Others aren't so modest. In a 1998 study, the Society for Human Resource Management found that 53 percent of HR professionals had at least sometimes discovered embellished employment histories in résumés, while 29 percent said they'd seen bogus academic degrees. Yet, says one government HR director, who asked to remain anonymous, "We are pretty much taking [candidates] at their word." Responsible hiring managers do check references, conduct interviews and fact-check résumés, but even with all the rules governing federal hiring, nothing requires them to do so.
Garbage In, Garbage Out
Automated systems were supposed to be the HR cure-all. Agency personnel staff would be freed to become consultants, thinking ahead about closing skills gaps, succession planning, recruitment and other lofty objectives. The systems collect online résumés and use keyword searches or questions posed to applicants to narrow the field automatically. Without the right key words, or the right answers, a candidate is eliminated. The others are ranked and sent on to the HR office. At some agencies, it has worked. At others, it has flopped.
It's "garbage in and garbage out," says Kathy Burgers, assistant HR director at the National Forest Service. "If we don't work with managers to make sure the questions [asked of candidates] meet their needs upfront, then they won't be happy with the people" who are certified as top candidates.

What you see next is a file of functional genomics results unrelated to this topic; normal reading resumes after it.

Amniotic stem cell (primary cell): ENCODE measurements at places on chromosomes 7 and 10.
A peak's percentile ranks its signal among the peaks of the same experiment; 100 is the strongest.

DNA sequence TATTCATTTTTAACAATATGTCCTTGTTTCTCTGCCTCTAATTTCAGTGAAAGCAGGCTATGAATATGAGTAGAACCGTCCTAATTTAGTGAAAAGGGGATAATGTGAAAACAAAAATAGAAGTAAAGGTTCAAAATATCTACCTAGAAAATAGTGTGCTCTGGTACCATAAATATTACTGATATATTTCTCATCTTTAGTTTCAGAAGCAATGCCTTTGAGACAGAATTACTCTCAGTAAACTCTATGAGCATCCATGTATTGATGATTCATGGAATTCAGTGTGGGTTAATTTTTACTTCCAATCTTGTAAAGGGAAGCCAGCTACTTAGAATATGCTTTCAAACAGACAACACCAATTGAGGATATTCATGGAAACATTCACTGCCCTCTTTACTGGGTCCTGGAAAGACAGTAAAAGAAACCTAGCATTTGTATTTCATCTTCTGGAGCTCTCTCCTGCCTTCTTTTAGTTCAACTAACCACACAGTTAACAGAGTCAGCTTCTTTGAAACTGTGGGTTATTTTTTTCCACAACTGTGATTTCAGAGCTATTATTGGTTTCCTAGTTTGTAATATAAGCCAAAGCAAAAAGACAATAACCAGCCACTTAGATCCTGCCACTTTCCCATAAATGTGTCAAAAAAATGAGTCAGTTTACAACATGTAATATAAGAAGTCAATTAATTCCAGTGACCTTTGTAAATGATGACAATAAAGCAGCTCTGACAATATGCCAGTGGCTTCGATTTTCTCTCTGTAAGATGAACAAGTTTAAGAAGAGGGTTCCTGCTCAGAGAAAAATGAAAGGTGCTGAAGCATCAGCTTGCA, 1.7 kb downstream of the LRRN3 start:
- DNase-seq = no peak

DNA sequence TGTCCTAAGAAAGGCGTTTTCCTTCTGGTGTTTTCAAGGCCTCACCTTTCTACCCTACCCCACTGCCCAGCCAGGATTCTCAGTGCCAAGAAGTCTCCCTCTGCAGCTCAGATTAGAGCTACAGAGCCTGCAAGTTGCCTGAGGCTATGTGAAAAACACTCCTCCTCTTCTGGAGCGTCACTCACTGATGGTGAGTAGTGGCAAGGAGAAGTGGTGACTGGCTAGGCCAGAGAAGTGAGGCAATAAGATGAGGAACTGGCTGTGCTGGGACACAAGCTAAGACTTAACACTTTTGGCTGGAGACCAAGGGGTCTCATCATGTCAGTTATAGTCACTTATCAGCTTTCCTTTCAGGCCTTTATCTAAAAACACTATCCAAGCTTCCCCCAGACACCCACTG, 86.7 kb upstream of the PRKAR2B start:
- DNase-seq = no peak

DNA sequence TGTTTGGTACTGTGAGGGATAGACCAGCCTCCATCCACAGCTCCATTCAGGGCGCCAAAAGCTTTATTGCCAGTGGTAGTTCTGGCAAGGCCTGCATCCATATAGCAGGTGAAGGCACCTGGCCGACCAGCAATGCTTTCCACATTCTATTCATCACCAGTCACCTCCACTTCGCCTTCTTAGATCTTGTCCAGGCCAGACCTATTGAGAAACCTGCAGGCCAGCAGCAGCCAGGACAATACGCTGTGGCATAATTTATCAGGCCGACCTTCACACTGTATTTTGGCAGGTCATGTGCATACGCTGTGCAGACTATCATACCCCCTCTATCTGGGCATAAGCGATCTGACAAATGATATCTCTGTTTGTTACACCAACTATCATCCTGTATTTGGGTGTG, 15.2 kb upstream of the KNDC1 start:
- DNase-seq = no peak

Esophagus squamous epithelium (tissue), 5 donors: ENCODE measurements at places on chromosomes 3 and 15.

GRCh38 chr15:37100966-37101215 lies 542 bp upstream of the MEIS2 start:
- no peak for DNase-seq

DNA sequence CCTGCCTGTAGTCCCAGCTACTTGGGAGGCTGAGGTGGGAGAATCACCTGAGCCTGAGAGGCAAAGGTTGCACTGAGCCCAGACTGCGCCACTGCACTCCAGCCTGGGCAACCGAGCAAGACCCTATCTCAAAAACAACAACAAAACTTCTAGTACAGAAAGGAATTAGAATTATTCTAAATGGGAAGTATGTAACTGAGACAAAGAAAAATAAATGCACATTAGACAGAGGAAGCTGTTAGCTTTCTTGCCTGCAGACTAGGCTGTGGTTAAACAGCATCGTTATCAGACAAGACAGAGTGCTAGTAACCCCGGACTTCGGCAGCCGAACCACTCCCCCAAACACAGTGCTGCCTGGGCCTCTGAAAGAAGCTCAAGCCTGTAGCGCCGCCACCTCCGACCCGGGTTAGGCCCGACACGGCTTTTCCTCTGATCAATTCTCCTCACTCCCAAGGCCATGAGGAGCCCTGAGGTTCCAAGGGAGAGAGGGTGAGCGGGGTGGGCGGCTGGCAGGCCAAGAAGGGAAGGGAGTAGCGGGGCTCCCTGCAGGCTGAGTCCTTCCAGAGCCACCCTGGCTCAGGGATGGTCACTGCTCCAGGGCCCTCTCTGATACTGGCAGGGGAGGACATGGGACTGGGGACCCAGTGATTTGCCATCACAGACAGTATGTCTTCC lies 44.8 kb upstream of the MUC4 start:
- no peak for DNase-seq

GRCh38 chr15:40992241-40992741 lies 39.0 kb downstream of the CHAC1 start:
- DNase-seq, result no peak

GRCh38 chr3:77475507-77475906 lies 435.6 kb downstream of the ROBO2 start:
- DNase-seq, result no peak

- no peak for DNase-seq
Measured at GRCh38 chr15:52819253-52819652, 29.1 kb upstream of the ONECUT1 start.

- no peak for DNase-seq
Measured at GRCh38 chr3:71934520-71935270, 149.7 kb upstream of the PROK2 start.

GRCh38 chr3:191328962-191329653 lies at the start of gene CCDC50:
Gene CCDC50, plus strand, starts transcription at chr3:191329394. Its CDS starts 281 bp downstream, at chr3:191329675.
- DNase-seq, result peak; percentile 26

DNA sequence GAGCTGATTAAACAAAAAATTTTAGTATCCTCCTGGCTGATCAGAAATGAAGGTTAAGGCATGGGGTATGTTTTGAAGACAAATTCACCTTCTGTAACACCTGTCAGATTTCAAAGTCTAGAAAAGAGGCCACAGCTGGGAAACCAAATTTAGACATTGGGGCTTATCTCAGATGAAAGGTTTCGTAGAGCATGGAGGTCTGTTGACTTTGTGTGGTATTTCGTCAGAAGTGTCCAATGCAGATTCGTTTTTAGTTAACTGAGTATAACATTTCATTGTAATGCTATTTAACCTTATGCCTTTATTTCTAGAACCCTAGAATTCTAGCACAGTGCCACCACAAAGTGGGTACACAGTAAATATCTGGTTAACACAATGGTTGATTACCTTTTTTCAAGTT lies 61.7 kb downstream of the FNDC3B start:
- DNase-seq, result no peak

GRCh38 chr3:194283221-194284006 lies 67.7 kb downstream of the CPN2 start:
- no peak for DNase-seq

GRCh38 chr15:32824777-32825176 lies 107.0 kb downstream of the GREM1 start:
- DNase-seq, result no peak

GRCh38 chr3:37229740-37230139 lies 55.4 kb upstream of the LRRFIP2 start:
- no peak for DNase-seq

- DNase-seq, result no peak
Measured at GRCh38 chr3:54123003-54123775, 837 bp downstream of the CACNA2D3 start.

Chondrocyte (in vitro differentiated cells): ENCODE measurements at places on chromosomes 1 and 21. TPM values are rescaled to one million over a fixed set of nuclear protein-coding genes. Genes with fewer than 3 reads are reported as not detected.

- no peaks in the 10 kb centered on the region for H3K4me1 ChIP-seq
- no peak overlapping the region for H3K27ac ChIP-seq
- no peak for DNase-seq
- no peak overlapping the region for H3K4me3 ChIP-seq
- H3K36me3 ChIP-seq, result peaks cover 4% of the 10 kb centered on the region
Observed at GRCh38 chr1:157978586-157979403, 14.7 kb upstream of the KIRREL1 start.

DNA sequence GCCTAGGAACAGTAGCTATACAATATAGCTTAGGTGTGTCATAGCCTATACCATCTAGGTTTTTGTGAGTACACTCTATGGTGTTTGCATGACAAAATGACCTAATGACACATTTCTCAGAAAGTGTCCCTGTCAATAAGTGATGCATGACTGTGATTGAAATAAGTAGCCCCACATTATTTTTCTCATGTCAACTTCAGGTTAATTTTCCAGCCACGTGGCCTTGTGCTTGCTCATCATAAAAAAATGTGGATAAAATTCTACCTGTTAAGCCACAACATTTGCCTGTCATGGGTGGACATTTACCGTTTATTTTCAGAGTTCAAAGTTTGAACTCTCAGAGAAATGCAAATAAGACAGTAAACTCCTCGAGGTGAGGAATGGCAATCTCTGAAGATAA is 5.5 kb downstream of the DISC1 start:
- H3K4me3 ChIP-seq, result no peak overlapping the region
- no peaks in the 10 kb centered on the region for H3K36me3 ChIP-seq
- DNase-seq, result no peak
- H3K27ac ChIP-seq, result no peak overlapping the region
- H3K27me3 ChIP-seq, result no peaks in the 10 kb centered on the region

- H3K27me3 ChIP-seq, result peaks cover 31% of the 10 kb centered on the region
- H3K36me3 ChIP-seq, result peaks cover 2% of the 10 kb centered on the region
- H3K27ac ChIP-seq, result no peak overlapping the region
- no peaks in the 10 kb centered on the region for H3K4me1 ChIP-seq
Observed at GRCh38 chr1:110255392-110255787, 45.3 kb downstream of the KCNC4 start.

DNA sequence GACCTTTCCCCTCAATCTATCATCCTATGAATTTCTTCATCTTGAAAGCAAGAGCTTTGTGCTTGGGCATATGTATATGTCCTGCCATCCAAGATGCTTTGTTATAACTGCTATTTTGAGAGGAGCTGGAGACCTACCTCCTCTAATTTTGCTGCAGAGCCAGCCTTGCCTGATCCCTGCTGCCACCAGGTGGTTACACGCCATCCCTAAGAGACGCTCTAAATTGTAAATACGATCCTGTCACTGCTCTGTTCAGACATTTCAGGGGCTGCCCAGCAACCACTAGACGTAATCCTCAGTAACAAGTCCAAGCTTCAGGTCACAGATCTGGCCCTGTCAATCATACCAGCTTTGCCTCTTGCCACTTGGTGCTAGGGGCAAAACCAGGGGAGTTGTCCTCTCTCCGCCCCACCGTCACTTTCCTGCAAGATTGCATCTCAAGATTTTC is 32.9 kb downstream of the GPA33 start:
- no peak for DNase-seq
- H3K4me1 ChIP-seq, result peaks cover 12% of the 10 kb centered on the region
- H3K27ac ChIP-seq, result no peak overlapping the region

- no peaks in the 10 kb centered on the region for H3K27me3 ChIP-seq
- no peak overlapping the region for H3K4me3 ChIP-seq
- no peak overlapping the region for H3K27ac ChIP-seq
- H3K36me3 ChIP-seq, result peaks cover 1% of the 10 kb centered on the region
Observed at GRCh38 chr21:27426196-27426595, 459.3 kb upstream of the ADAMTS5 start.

For too many agencies, it's just "paving the cow path," says Steve Nelson, director of the Office of Policy and Evaluation at the Merit Systems Protection Board. Last year, MSPB issued a report on automated hiring systems. It's unfortunate, Nelson says, that many agencies aren't using the shift to automated hiring systems as an opportunity to reengineer assessment methods. They are simply moving their old training-and-experience-based assessments to the Web.
And rather than transition HR staff into consulting and planning roles, agencies have downsized personnel offices. HR staffing has fallen 20 percent, from about 50,000 in 1994 to 40,000 last year.
Downsizing and the perennial budget squeeze facing HR offices cause the lack of creativity afflicting the hiring process. Unable or unwilling to develop new assessment methods, agencies have relied heavily on something called Outstanding Scholar hiring to fill more than a third of entry-level positions, according to a 2000 study by the Merit Systems Protection Board. Outstanding Scholar allows agencies to dispense with competitive hiring procedures and tap entry-level candidates who had 3.5 grade-point averages in college.
Thankfully, most agencies have dispensed with the Administrative Careers With America exam, which they began to use to fill entry-level jobs after the federal government settled a discrimination lawsuit in 1981. OPM then developed the ACWA tool, a 156-part questionnaire that asks job candidates multiple-choice questions about experience and accomplishments.
The questionnaire and the Outstanding Scholar hiring authority were intended to be temporary fixes that would be used only until agencies developed individual assessment tools, but a lack of funding and fear of discrimination litigation have held agencies back. Ironically, Outstanding Scholar authority has hurt Hispanic candidates and provided no benefit to black applicants, according to the 2000 MSPB report.